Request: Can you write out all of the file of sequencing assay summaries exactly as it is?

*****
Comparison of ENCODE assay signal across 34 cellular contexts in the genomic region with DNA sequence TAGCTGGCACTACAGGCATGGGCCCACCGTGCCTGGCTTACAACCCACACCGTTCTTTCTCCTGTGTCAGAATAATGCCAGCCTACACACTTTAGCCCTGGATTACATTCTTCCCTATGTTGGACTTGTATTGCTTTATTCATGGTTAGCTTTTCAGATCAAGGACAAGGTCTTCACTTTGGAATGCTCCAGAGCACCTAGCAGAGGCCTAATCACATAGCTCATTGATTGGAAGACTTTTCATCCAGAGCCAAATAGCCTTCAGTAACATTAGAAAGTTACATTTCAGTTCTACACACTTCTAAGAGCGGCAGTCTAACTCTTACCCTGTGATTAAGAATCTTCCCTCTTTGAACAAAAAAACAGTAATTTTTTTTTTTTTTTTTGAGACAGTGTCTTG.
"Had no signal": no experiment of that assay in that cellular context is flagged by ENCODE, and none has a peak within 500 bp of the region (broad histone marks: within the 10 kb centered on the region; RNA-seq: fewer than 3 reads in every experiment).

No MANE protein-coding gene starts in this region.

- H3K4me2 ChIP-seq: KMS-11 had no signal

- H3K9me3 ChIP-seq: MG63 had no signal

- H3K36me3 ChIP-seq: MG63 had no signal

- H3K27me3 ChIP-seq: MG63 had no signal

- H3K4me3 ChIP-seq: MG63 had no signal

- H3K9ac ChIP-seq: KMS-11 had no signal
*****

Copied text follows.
Comparison of ENCODE assay signal across 34 cellular contexts in the genomic region with DNA sequence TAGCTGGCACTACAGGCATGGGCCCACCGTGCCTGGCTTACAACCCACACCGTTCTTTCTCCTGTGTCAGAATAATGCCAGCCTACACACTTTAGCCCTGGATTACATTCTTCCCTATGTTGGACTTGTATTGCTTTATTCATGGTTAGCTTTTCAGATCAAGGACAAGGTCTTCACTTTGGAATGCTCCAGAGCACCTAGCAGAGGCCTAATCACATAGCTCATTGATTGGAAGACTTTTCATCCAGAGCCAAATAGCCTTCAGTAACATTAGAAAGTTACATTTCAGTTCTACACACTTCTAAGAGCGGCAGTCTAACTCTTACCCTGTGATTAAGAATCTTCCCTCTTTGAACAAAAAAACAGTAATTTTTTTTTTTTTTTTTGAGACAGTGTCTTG.
"Had no signal": no experiment of that assay in that cellular context is flagged by ENCODE, and none has a peak within 500 bp of the region (broad histone marks: within the 10 kb centered on the region; RNA-seq: fewer than 3 reads in every experiment).

No MANE protein-coding gene starts in this region.

- H3K4me2 ChIP-seq: KMS-11 had no signal

- H3K9me3 ChIP-seq: MG63 had no signal

- H3K36me3 ChIP-seq: MG63 had no signal

- H3K27me3 ChIP-seq: MG63 had no signal

- H3K4me3 ChIP-seq: MG63 had no signal

- H3K9ac ChIP-seq: KMS-11 had no signal